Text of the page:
After Walker’s homer behind a walk gave the Marlins a 2-1 lead with no outs in the third, Gray buckled it up and retired 12 straight.
Nick Senzel, back in the lineup after a two-day rest, led off the fifth with a single, his second hit. Josh VanMeter walked. Galvis exploded his three-run home run the opposite way, over the left-center field wall, turning a 2-1 deficit into a 4-2 lead.
Two more home runs, one by Eugenio Suarez leading off he eighth and one by Phillip Ervin leading off the ninth made it 6-2. And Ervin’s home run came off a right handed pitcher, Kyle Keller.
After Gray retired 12 straight, he led off the seventh by walking Ison Diaz on four pitches, a hitter batting .170. When he gave up a single to Jorge Alfaro, only the second hit off Gray, his night was done.
Five walks mounted Gray’s pitch count to 102, but the bullpen completed his mission toward his 10th victory against six losses.
Michael Lorenzen replaced Gray. A sacrifice bunt moved the runners to third and second — the potential tying run on base. Lorenzen struck out pinch-hitter Curtis Granderson and coaxed an inning-ending ground ball from Jon Berti.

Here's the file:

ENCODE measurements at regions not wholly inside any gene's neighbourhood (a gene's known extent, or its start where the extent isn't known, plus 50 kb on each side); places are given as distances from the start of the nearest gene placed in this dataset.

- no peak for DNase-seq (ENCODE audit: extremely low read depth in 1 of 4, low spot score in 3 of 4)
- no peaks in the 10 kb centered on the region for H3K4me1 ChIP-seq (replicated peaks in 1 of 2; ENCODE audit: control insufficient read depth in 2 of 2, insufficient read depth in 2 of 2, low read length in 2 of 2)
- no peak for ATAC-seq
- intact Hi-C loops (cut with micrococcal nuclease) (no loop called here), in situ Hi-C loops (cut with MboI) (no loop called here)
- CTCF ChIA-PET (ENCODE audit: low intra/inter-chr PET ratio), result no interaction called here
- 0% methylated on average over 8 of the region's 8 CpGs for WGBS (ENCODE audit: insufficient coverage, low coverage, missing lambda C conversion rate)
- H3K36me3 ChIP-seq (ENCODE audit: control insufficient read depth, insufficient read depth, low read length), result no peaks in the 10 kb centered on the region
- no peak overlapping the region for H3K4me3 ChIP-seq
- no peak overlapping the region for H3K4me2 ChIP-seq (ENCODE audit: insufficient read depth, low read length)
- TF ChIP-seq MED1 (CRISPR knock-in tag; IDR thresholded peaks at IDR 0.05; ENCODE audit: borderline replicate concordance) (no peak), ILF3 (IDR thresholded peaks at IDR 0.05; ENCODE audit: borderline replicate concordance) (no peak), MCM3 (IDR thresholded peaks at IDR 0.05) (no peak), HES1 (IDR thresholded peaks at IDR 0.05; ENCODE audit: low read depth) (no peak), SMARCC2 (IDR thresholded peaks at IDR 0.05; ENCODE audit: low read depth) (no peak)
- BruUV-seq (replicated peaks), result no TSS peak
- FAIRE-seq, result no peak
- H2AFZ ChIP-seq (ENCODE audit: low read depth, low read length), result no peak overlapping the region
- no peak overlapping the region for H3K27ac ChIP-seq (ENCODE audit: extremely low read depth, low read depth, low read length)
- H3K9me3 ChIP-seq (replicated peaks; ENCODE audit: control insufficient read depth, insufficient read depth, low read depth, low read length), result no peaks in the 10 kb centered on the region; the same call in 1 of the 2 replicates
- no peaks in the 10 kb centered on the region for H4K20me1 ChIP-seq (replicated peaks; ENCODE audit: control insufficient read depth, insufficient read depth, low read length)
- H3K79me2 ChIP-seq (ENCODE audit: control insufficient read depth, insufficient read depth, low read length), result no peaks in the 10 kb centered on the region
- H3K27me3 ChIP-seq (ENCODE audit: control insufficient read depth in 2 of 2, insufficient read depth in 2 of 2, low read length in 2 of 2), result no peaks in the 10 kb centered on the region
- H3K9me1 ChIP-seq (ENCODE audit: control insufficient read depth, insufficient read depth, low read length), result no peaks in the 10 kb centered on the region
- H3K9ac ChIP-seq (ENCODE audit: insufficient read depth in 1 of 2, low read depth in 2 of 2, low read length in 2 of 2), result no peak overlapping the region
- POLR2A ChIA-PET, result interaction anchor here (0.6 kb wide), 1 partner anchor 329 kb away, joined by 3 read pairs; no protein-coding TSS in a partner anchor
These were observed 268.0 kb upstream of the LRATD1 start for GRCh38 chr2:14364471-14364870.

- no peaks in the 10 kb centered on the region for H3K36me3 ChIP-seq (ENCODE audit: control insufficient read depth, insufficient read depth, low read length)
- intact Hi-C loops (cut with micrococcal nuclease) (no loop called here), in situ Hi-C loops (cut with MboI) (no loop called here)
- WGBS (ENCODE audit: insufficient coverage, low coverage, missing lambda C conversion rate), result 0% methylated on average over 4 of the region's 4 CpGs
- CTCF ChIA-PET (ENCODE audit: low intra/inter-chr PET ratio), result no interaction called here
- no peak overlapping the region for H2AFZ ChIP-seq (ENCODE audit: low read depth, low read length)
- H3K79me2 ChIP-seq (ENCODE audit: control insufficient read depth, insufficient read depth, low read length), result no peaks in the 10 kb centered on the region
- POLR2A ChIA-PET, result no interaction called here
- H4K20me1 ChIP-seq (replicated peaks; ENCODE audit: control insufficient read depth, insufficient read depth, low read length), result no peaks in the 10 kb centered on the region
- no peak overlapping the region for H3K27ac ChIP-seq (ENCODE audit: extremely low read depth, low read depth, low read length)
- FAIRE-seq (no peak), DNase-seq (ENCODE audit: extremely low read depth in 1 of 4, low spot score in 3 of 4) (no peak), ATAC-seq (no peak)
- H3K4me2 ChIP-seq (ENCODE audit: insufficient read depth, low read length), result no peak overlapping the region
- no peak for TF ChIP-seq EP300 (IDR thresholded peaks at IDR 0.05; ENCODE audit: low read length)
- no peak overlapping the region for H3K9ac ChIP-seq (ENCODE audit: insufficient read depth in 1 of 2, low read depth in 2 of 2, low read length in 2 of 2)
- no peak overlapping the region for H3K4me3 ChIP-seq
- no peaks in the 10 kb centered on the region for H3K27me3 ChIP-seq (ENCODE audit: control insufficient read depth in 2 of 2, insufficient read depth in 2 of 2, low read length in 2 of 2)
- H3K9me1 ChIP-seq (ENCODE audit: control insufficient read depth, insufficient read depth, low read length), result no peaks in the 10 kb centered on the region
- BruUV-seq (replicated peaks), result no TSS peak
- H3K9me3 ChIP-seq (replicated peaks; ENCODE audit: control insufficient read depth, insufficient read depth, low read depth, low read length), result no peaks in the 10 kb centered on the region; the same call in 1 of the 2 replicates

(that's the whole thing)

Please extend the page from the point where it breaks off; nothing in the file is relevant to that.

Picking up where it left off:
Fortunately the Reds owned a four-run lead when star-crossed closer Raisel Iglesias pitched the ninth. He gave up a one-out home run to Jorge Alfaro and a one-out triple to Lewis Brinson.
He struck out pinch-hitter Martin Prado and struck out Jon Berti to finally end it.
Galvis, the player the Reds picked up off the waiver wire from the Toronto Blue Jays, collected three hits and drove in four runs.
The Blue Jays thought Galvis was expendable because of rookie Bo Bichette, whom they wanted to play shortstop.
They were right. In Bichette’s first 114 major league at bats he is hitting .351 with eight homers, 14 doubles and 14 RBI.
And the Reds say, “Thank you very much.” Galvis is hitting .404 for the Reds with four home runs, two doubles and 11 RBI in 47 at bats.